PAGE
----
judyAt first, I wondered if this was some kind of post-apocalyptic work, with Ursula (Giorgi) the leader of a face-painted tribe, enforcing discipline with extreme brutality on her minions. But it turns out to be everyday society: she actually heads a group of “street performers” [I guess; not quite sure what they do, but it’s likely something between mime and a freak show]. who survive by extracting money from members of the public. Ursula’s next target is Mary (Babusci), who pulls over in her car to have a phone conversation (an admirably safe approach, it has to be said), only to find herself being menaced by Ursula. Panicking, Mary pulls a gun on the whey-faced loonette, and drives off. Despite making it safely back to the apartment where she lives with her dog, Judy, it becomes increasingly apparent that Ursula has not taken kindly to her rejection at gunpoint, and will have her revenge – both on Mary and Judy.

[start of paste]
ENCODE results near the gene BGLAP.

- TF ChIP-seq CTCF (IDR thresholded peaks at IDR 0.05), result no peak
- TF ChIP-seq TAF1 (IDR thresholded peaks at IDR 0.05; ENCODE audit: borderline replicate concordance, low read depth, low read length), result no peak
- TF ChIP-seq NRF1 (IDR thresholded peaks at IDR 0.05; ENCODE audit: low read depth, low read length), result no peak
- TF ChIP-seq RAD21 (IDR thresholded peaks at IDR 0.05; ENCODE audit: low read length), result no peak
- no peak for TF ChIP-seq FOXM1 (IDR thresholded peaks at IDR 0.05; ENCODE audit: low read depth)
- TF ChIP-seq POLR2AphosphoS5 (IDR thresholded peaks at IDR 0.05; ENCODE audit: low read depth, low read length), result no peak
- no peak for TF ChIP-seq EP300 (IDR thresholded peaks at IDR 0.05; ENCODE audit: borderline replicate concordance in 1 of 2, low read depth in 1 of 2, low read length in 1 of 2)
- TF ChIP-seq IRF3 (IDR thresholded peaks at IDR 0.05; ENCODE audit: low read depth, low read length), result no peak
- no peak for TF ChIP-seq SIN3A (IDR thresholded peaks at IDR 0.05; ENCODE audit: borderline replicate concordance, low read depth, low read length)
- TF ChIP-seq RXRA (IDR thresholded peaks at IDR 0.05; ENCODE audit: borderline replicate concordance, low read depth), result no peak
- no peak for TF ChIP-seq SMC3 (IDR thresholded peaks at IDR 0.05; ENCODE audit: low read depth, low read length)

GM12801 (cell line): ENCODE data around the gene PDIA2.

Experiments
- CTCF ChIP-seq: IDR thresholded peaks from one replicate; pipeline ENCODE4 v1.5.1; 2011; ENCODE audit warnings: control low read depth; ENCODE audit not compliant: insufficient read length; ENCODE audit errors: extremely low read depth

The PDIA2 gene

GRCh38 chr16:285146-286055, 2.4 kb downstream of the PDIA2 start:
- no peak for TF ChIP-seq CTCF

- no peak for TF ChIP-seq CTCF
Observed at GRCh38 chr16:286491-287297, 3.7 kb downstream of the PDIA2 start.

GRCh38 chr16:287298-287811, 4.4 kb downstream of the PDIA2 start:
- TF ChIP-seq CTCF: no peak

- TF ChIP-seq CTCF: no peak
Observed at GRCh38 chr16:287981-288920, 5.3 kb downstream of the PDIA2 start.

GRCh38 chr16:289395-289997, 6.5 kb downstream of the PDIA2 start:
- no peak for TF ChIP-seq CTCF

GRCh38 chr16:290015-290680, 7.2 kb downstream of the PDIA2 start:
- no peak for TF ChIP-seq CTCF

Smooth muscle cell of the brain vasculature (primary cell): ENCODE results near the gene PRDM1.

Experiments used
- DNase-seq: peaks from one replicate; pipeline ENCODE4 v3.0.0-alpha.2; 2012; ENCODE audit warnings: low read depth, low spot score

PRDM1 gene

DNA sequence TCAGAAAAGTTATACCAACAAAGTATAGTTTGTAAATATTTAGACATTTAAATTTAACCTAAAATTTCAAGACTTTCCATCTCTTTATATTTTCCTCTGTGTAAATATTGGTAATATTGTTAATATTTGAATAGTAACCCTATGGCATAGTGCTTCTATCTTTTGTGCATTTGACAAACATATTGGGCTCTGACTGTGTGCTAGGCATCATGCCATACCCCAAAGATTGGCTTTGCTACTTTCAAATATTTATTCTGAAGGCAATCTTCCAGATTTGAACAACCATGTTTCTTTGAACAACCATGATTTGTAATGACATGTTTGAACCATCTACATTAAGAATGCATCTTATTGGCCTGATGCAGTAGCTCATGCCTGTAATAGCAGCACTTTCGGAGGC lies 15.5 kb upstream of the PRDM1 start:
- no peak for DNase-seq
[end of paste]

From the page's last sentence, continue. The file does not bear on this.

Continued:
What’s particularly interesting here is, this is a horror film almost entirely without male characters. There isn’t a single speaking, on-screen male role: there is a emergency dispatcher whom Mary calls on her cellphone (before Ursula’s blocker kicks in), and one of the villains could be male, since they wear a mask and never speak. But otherwise, not just protagonist and antagonist but all the supporting roles – hell, even the dog! – are female. That’s not common in any genre; it’s likely entirely unique in the “home invasion” sub-division of horror. De Santi sets the table well, quickly establishing both the ruthless brutality of Ursula as well as her mercurial nature: Giorgi does very well at putting over the idea that her character could explode into savage violence at any second.